4. Be selfless, ascetic in our behavior
5. Have an especially close relationship with the Divine Power.
How Can We Work with Saints?
In several ways:
- 1. We can pray to them and ask for a miracle or otherwise support. When we pray to saints, we can not help but be inspired by them also….. Which brings me to the second and third ways:
- 2. We can choose them as our role models: the typical characteristics of saints offer lofty guiding principles to support our every day action.
- 3. We can choose them as our teachers. Beyond these general characteristics, every saint has his/her own personality and character traits, which may inspire awe.
I think that over time as we work with a saint on our spiritual path, we gradually move from 1. ‘a source of support’ to 2. ‘an inspiration’ to 3. ‘teacher.
Which Saint Inspires You?
For me, there are several who really inspire me, each in their own way. For example, the words of St. Teresa of Avila seem to so befit the ‘We Are One World Healing’ initiative, and that’s why they are posted here. Mother Teresa symbolizes compassion in action to me, and that’s why I wrote about her here. Other sources of inspiration have been Jesus, Buddha, Gandhi. Mother Mary to me is one to turn to for family/mother-kind of affairs. I have been in several holy places dedicated to St. Francis of Assisi, and found his energy touchable there. And my journey goes on.
I think it does not really matter who you choose as your friend, role model & teacher in heaven. The point is that you do work with saints.
Archangels are sometimes referred to as saints. Work directly with them:
May you find solace in;
their encounter with you.
* Footnote 1
‘Oh When the Saints Go Marching In’ is a spiritual expression, an American Gospel hymn, and a slow funeral song sourced from New Orleans. The traditional verses of the song are apocalyptic, with imagery from the Book of Revelations, e.g. solar and lunar eclipses; and the trumpet of Archangel Gabriel, announcing the Last Judgment. The hymn expresses the wish to go to Heaven, which is appropriate for funerals. …. I thought to remind you of this, just before altered jazz versions of this song pop into your head.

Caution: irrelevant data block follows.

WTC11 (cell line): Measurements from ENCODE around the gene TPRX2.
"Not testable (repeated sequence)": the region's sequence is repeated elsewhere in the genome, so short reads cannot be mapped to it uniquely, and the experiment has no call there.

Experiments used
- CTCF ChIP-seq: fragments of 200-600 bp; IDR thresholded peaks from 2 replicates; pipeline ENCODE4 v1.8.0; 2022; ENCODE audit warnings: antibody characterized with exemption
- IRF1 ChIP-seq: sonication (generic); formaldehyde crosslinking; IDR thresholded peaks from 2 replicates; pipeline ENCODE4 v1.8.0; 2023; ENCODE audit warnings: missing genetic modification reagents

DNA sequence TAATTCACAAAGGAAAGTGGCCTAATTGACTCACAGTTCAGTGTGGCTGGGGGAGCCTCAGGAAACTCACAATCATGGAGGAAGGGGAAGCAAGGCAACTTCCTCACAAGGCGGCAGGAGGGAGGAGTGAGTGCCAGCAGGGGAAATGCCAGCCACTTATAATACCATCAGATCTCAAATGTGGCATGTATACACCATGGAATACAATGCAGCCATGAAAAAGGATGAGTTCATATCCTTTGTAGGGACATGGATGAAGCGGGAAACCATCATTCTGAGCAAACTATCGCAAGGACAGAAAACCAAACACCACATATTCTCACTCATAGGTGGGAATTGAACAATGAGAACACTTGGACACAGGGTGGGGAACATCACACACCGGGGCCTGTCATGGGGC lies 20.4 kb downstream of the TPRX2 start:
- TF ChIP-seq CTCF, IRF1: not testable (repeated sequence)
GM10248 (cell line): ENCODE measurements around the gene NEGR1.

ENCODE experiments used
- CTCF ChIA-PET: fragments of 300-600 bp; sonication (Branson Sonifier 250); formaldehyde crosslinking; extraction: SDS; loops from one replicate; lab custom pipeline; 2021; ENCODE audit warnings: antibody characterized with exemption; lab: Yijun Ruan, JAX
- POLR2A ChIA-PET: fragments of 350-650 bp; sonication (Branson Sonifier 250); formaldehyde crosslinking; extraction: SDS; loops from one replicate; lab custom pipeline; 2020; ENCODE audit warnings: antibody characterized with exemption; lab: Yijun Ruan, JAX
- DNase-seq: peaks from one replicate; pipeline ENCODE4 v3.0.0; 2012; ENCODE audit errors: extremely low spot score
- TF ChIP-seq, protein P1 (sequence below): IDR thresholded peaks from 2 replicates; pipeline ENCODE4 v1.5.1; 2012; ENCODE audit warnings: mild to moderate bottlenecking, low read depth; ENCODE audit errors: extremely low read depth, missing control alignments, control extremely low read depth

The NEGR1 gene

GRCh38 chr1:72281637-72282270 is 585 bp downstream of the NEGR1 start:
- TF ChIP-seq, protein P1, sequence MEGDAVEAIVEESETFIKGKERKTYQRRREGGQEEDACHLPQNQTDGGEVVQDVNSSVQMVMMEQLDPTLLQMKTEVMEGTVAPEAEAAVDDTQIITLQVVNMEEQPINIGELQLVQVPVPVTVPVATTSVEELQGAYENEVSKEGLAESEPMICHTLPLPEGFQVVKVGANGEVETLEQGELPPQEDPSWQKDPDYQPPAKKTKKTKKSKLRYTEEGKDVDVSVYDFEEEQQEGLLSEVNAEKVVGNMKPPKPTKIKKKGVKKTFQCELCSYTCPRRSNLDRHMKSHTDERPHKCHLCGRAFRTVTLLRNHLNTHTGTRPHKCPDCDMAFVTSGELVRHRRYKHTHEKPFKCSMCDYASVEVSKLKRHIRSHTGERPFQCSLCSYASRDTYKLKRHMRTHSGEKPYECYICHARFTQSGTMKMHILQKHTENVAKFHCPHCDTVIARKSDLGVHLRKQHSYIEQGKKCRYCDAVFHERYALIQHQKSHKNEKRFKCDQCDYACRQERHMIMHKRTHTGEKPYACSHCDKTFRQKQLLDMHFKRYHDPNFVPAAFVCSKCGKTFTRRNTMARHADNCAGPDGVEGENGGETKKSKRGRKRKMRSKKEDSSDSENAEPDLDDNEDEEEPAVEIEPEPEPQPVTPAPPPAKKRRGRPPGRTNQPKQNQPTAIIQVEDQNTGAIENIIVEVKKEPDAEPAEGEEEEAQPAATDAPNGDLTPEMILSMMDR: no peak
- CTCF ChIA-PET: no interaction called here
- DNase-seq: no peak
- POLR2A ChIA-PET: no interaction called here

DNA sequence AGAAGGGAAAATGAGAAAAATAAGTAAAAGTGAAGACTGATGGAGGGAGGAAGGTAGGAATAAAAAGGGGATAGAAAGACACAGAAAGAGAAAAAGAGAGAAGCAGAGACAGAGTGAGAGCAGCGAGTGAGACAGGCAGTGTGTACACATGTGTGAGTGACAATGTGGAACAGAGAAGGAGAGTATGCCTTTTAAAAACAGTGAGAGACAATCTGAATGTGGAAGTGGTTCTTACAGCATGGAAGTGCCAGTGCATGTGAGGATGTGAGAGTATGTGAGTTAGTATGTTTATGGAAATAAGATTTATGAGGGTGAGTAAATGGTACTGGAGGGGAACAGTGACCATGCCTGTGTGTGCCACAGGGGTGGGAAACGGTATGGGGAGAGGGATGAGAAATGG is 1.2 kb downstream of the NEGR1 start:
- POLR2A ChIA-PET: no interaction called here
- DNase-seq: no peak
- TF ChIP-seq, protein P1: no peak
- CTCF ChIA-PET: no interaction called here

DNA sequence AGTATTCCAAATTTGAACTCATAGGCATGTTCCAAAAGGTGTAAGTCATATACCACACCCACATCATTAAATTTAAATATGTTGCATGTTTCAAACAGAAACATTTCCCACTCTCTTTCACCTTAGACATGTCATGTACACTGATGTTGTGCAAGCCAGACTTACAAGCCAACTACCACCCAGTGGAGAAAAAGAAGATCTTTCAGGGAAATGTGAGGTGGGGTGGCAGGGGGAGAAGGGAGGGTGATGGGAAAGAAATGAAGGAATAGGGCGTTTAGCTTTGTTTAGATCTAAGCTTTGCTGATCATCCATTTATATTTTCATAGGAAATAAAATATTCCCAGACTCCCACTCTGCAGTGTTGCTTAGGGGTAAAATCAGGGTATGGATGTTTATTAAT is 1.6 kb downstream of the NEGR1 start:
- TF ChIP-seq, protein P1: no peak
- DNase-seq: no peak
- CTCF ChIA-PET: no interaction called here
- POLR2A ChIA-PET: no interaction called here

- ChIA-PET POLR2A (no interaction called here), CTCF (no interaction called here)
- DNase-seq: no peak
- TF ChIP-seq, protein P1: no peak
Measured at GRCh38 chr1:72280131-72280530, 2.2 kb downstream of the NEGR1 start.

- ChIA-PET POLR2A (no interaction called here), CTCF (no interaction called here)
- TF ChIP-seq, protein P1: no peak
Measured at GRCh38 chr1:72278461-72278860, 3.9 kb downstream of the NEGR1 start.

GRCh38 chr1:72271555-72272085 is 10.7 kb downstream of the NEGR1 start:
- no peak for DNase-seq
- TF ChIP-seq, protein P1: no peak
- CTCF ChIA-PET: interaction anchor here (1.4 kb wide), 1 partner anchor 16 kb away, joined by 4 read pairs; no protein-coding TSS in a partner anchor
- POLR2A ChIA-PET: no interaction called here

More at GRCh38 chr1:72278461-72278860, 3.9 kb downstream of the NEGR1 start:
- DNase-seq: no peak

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Why I write about Saints on a blog about Reiki? Most importantly, the ultimately Reiki goal is for us all to develop enlightenment, to become more Divine, to live in and give in unconditional love. Reiki heals at four levels: physical, mental, emotional and spiritual. The last one is at least as important as the first one.
Why not instead talk about Reiki hand positions or the Reiki clients I had yesterday directly? Because there is a time and place for everything, and I find that the spiritual aspects on many Reiki blogs is not that strongly represented. It is also the most difficult.
Basic public information about Reiki is already written about on this healing blog and on my own distance Reiki website. Reiki 1 or 2 training materials are provided in my Reiki manual.You are welcome to obtain a copy of it for your personal Reiki training.